McLaren issue potential worrying sign over MCL38’s development path

Henry Valantine
Rear view, McLaren MCL38.

Rear view, McLaren MCL38 livery.

McLaren team principal Andrea Stella has admitted that the team’s upgrades last season may have made the car more difficult to drive in qualifying.

Lando Norris and Oscar Piastri both saw their fortunes improve significantly as the 2023 season progressed, with McLaren bringing a raft of upgrades to the MCL60 after realising in pre-season testing that the development direction they took with the early version with the car was the incorrect one.

While their car was much faster towards the end of 2023, some errors crept in during qualifying, prompting questions about the car’s driveability – which Stella and his team have looked into over winter, and he

McLaren ‘questioned ourselves’ after 2023 upgrades potentially caused qualifying difficulties

McLaren were undoubtedly the most improved team as the 2023 season progressed, going from one of the slowest cars in the field early on in the year to being regular podium contenders come season’s end.

They still took the time to look into how the MCL60 behaved once its upgrades were applied however, with two significant errors from Norris in qualifying in Brazil and Abu Dhabi prompting an internal investigation.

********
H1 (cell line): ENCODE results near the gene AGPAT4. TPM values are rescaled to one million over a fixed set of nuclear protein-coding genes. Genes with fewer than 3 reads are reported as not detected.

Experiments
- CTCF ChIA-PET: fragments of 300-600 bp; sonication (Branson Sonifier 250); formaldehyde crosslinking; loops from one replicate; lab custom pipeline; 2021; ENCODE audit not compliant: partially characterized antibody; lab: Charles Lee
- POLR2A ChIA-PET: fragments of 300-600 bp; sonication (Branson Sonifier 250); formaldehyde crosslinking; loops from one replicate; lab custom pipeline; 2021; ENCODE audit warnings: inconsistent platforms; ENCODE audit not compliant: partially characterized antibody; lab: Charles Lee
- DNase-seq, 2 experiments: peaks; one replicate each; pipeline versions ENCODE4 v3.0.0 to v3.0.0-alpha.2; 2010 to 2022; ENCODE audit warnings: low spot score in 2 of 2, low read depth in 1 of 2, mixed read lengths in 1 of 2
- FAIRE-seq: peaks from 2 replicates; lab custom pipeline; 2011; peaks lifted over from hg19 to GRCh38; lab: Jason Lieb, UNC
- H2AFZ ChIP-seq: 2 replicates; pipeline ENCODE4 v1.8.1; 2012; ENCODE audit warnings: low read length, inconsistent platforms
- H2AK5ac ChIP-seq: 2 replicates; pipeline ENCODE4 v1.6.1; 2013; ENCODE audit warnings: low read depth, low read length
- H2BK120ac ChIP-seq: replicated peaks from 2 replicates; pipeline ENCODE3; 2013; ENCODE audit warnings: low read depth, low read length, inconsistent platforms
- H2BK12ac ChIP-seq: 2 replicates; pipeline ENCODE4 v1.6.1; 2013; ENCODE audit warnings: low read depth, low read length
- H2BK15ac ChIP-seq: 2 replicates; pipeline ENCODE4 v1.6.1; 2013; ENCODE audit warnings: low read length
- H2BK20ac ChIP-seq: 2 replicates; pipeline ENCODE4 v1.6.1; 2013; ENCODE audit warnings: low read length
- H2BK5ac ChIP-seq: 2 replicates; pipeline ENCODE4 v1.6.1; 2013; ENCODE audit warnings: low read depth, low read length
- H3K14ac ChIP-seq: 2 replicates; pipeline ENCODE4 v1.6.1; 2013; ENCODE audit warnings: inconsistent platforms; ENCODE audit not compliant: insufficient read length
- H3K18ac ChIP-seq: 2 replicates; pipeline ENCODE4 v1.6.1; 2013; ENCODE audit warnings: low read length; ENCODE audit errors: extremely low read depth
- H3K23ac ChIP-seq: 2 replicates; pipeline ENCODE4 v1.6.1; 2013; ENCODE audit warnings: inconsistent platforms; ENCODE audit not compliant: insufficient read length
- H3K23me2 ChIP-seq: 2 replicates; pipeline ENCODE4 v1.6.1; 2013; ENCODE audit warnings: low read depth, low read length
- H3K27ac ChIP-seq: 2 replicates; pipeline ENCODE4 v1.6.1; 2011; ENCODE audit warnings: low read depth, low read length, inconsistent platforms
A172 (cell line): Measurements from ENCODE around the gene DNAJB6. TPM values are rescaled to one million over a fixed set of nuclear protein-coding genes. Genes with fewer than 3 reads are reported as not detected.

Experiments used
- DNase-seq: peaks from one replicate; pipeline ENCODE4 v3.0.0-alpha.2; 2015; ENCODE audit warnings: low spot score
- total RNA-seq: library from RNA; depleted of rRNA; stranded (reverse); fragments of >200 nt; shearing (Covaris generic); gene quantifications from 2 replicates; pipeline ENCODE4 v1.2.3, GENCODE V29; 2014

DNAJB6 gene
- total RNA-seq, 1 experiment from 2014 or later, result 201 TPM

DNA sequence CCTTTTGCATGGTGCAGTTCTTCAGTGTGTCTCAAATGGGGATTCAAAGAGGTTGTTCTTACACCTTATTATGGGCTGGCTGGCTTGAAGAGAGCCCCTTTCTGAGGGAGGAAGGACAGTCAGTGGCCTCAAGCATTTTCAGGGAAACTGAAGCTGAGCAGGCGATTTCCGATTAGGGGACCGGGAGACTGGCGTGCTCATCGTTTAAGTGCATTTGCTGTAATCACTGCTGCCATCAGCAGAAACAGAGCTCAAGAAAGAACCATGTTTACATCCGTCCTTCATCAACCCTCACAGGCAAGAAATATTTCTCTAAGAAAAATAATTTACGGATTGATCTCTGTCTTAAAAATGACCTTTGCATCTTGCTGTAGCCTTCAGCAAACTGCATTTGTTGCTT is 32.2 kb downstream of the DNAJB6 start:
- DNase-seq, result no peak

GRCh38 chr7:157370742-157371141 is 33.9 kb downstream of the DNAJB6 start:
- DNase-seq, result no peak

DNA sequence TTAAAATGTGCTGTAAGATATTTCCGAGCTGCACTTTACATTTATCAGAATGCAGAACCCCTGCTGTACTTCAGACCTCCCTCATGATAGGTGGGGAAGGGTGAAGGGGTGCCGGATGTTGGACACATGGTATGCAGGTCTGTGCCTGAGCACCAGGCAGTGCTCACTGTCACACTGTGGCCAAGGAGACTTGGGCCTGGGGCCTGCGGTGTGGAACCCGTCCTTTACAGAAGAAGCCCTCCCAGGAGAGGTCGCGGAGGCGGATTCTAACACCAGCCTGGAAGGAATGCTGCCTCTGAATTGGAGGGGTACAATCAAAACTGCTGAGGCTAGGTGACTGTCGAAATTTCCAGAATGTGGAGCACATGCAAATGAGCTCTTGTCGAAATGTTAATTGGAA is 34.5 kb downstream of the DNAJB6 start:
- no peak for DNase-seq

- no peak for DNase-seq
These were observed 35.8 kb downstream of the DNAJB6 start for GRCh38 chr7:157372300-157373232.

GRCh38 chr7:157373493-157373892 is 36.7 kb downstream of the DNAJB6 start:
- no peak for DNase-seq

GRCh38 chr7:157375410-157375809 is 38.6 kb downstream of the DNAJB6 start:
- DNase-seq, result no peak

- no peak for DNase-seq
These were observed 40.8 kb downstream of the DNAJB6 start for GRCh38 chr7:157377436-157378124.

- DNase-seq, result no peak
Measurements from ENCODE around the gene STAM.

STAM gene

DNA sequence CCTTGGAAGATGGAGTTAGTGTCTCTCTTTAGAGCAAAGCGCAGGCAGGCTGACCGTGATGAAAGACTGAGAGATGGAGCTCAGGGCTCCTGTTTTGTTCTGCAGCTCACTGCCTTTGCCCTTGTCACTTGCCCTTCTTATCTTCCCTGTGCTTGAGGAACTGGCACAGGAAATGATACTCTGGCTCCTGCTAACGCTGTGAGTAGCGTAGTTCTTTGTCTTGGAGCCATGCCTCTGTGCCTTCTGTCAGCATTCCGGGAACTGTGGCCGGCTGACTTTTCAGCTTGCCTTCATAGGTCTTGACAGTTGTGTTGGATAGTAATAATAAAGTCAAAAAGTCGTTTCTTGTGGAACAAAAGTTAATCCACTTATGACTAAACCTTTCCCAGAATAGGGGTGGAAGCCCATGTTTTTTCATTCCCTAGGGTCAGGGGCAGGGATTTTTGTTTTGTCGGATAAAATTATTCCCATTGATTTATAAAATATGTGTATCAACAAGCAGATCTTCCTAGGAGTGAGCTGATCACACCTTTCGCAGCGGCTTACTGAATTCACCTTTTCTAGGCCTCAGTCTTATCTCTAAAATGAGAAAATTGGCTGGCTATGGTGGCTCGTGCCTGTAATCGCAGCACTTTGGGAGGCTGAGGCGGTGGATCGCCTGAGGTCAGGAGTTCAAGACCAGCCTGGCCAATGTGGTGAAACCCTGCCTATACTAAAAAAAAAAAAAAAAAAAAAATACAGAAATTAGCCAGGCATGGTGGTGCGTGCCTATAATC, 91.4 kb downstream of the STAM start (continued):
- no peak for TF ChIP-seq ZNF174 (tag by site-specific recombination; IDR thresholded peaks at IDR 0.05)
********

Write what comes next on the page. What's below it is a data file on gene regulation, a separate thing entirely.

Responding to a question from about how their investigations panned out, Stella said: “Yes, we definitely questioned ourselves – whether we had made the car quicker, but somehow slightly more difficult to be exploited when you go to the limit in qualifying.

“We have looked at, first of all, confirming whether this question was fair or if it was just kind of random episodes but not actually correlated from a technical point of view.

“We think that definitely there’s some areas that we could have looked into, and they affect the aerodynamics side.” recommends

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Stella added that the aerodynamics of the car play their part in this issue for the team, but that is likely to be the case on all 10 cars, due to the nature of the ground-effect regulations currently in place.

But while work is ongoing to try and iron out the issues which made the car more difficult to handle for the MCL38 in 2024, Stella acknowledged that it may take “a few months” for these elements to be worked out.

“On these cars, aerodynamics and ride, they go pretty much hand-in-hand – because you know that you would like to run these cars as low as possible to the ground – this is one of the challenges for every team,” Stella explained.

“Looking at where the right compromise is from this point of view for instance, just to give you a concrete, real example of where we’ve been looking at, this is an area that deserves some attention.

“There’s some other areas which I wouldn’t disclose just for a matter of protecting our IP, let’s say, but this was one of the priorities of the winter.

“Some of the benefits may be embedded onto the launch car, but actually some of the projects belong to a workstream that may land trackside with some other developments.

“Some things require a few months to be addressed, let’s say.”

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